John Klassen and Proverbs: A Guest Post from Sarah Hartman*

John Klassen’s Hat trilogy beautifully illustrates timeless truths from the book of Proverbs.

I Want My Hat Back (2011), This is Not My Hat (2012), and We Found a Hat (2016), by Jon Klassen, published by Candlewick Press

Reading Level: Picture Book, ages 0-4

Recommended for: all ages

The book of Proverbs begins with an exhortation “to receive instruction in wise behavior,” and one of the easiest ways to help children understand wise instruction is through story. Jon Klassen’s Hat trilogy consists of three tales that exhibit some of the themes in the book of Proverbs, using elegantly simple illustrations paired with deliciously deadpan humor.

In I Want My Hat Back, a bear searches for his missing headgear. Each spread involves the bear asking a different creature if they have seen his hat, and their response hinting at their innocence or involvement in the bear’s problem. At the last, we see clearly that “The getting of treasures by a lying tongue is a fleeting vapor, the pursuit of death” (Prov. 21:6).

The dark tale of This is Not My Hat takes place at the bottom of a body of water (and thus the lack of light). But it also points out that “The way of a fool is right in his own eyes” (Prov 12:15a). A fish has stolen a hat, and has the perfect plan or justification or excuse (or “D. All of the above”) that he needs to convince himself he’s going to succeed. The illustrations show that the arrogant fish’s foolish talk is actually blinding him to the truth of what is happening. “A fool’s mouth is his ruin, and his lips are the snare of his soul” (Prov 18:7).

In We Found a Hat, two turtles (siblings? friends?) come upon one hat. They discover that the hat looks good on both of them! Fortunately, in this story we see some good choices being made, encouraged by the bonds of love and affection. Because after all, “A friend loves at all times, and a brother is born for adversity” (Proverbs 17:17). A beautiful conclusion to the trilogy of hats.

While excellent, these books are not sweet, cuddly, feel-good bedtime stories (with the possible exception of the last one). What they are is an enjoyable (and frankly, hilarious) way to foster discussions with your young and middle grade children about foolishness, lying, consequences, stealing, coveting, and arrogance.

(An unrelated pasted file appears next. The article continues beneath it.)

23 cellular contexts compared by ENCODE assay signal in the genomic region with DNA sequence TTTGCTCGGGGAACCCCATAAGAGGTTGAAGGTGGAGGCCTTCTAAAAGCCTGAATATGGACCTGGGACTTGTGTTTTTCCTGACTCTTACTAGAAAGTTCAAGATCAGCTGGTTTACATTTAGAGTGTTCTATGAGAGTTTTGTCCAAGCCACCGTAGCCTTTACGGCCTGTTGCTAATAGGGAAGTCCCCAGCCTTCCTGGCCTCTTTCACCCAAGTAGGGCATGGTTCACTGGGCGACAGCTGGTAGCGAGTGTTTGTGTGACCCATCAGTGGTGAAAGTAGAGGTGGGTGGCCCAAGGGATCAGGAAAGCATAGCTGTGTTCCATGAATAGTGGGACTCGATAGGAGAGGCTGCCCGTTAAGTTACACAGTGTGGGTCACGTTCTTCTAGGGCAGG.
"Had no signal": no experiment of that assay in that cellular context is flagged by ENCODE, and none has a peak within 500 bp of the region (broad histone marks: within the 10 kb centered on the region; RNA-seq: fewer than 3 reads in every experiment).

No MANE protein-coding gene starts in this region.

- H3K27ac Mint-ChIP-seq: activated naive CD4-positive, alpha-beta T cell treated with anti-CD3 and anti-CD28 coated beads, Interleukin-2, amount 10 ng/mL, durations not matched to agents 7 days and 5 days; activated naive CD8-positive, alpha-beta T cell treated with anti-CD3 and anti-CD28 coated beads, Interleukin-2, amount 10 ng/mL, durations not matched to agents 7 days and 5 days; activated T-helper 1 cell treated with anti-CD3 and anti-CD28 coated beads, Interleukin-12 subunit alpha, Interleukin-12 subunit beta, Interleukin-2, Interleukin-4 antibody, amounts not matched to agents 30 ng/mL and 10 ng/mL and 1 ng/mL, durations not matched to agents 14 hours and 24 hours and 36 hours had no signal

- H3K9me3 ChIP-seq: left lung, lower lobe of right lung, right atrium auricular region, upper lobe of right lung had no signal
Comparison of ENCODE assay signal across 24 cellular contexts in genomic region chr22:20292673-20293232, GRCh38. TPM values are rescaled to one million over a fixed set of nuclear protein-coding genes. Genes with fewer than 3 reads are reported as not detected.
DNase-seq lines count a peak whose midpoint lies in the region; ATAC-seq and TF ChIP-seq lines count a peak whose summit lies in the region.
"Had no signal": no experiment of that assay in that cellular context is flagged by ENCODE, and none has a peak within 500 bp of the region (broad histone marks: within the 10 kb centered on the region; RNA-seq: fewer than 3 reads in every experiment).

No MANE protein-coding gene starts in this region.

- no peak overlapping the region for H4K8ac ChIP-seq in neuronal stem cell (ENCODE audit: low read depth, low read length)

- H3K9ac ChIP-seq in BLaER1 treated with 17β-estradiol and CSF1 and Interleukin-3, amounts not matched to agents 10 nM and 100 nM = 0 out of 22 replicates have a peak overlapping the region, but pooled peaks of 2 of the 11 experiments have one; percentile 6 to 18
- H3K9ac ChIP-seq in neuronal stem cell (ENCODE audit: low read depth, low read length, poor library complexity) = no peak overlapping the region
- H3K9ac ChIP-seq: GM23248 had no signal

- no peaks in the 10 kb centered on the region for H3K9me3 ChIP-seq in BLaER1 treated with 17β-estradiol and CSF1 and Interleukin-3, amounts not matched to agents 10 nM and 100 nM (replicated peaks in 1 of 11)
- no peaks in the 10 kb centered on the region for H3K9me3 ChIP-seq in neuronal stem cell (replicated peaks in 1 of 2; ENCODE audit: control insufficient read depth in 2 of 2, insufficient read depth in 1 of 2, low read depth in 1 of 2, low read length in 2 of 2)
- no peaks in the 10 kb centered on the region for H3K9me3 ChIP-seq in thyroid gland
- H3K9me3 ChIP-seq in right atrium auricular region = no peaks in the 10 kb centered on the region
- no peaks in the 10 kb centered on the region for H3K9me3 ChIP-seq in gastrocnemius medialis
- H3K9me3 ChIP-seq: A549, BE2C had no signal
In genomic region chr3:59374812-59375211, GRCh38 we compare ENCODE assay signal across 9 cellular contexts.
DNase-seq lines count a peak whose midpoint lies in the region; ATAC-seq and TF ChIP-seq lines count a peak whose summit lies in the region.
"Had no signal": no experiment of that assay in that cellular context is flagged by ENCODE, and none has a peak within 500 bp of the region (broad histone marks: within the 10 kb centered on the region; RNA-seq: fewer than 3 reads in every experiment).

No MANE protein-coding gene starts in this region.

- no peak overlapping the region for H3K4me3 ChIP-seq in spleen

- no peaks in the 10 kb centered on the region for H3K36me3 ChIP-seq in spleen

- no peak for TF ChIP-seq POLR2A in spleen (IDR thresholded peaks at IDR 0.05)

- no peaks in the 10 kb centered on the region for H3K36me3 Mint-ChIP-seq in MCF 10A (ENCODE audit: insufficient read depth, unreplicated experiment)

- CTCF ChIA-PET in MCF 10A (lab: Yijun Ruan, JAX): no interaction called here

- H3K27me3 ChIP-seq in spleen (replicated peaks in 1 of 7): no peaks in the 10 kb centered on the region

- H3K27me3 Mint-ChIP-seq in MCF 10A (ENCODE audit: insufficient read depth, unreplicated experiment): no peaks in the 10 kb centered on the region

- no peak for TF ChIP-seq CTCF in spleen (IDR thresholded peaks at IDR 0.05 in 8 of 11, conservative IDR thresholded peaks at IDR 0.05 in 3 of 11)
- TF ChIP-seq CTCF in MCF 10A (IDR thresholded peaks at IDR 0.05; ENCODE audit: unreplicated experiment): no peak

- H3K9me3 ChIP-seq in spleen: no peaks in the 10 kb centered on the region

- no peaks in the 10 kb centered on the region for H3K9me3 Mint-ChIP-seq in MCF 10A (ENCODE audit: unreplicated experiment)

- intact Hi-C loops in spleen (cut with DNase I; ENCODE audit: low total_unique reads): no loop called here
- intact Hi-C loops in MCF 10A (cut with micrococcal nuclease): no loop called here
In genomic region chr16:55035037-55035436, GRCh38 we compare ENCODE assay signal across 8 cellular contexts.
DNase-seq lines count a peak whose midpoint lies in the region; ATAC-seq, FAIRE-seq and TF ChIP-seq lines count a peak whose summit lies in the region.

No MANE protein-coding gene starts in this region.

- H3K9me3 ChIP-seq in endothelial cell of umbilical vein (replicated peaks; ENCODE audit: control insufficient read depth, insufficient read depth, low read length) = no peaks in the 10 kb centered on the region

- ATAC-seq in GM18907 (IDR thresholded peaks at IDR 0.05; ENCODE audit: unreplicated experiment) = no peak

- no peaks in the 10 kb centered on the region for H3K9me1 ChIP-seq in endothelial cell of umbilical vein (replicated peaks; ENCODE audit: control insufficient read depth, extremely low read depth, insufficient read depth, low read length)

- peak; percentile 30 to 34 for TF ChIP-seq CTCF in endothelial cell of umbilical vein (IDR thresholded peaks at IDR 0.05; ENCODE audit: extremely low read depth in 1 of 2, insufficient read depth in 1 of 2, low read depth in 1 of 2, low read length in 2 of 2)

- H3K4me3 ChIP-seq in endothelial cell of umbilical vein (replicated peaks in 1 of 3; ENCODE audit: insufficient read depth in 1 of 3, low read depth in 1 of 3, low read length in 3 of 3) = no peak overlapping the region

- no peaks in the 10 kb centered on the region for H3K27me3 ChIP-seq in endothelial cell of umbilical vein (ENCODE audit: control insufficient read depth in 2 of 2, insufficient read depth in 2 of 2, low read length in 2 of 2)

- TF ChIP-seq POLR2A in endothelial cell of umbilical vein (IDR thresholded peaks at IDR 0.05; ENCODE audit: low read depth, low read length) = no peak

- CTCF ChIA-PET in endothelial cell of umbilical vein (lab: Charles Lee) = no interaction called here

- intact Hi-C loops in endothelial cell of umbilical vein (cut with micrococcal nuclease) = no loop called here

Overall Rating: 4.5 (out of 5)

  • Worldview Rating: 5
  • Artistic/Literary Rating: 4.5

Read more about our ratings here.

*Sarah Hartman reviews books on her Instagram channel, Modern Living Books.

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Janie Cheaney

Janie is the VERY senior staff writer for Redeemed Reader, as well as a long-time contributor to WORLD Magazine and an author of nine books for children. The rest of the time she's long-distance smooching on her four grandchildren (not an easy task). She lives with her equally senior husband of almost-fifty years in the Ozarks of Missouri.

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4 Comments

  1. Alison Fairfield on November 13, 2021 at 4:23 pm

    I bought these three books on the strength of this recommendation. That was a mistake. I think RR guest reviewer is giving far, far too much credit to this author. She is bringing the wealth of her own “theological insight” to this writing where none exists, at least not intentionally. Klassen is novice author who claims Cormac McCarthy as an inspiration generally. That tells me something. Apparently these books may well appeal hipster, ironic, edgy parents or older readers. But this tone in a book styled for the preschool set? No thanks. They are too dark for the readers I had in mind.

    • Janie Cheaney on November 17, 2021 at 10:43 am

      Alison, thank you for your comments. I can’t make any judgments about our guest reviewer’s post, but I trust readers will judge for themselves between her thoughts and yours.

      • Alison Fairfield on November 20, 2021 at 5:54 pm

        Thanks for your irenic response, Janie. I should not write comments late at night, and I should definitely proof read them if I do!

        I will offer an amendment to my comments. I had less difficulty with the last book in this trilogy which is set at night in the desert, so Klassen’s taupe, brown and black palette is more understandable. And the “solution” to the story’s dilemma in the final book is lighter and magical. (In the other two stories “sinning characters” are just killed off, which strikes me as a rather harsh comeuppance. Some reviewers I’ve read deride this concern as “pearl clutching.”)

        I would recommend watching the You Tube interview with Klassen about his writing process for this series. It’s not that I “have it in for the guy” — he seems nice enough. But I see no way that he was “smuggling in” some good theology into his writing. He’s main value seems to be “millennial authenticity” — as in, sugar coating reality presumably disrespects children who deserve tales that are a matter of life and death.

        • Janie Cheaney on November 22, 2021 at 6:49 am

          Alison, thanks for the additional insight, especially recommending the YouTube video. In fairness, I often get out of a writer’s work something I doubt he or she intended–perhaps it’s an aspect of “Take every thought captive.”

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